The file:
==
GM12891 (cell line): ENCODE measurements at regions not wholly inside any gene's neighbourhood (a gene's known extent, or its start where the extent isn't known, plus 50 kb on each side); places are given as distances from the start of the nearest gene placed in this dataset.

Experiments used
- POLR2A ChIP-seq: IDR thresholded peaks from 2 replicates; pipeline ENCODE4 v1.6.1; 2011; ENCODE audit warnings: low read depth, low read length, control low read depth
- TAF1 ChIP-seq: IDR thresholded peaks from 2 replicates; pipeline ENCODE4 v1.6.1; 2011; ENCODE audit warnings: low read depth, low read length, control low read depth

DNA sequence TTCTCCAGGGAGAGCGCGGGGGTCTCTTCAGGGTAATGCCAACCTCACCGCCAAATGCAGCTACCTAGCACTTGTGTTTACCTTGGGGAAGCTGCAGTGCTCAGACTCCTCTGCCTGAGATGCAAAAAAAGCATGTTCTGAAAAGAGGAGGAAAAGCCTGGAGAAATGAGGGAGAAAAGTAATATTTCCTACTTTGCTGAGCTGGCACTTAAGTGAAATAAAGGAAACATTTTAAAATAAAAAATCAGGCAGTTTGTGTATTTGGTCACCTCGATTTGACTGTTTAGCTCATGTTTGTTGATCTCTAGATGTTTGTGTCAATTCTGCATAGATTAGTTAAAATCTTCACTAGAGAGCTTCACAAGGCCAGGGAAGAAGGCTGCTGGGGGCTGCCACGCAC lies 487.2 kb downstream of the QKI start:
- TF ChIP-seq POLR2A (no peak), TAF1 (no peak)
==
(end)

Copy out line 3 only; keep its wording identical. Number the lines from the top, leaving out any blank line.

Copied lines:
- POLR2A ChIP-seq: IDR thresholded peaks from 2 replicates; pipeline ENCODE4 v1.6.1; 2011; ENCODE audit warnings: low read depth, low read length, control low read depth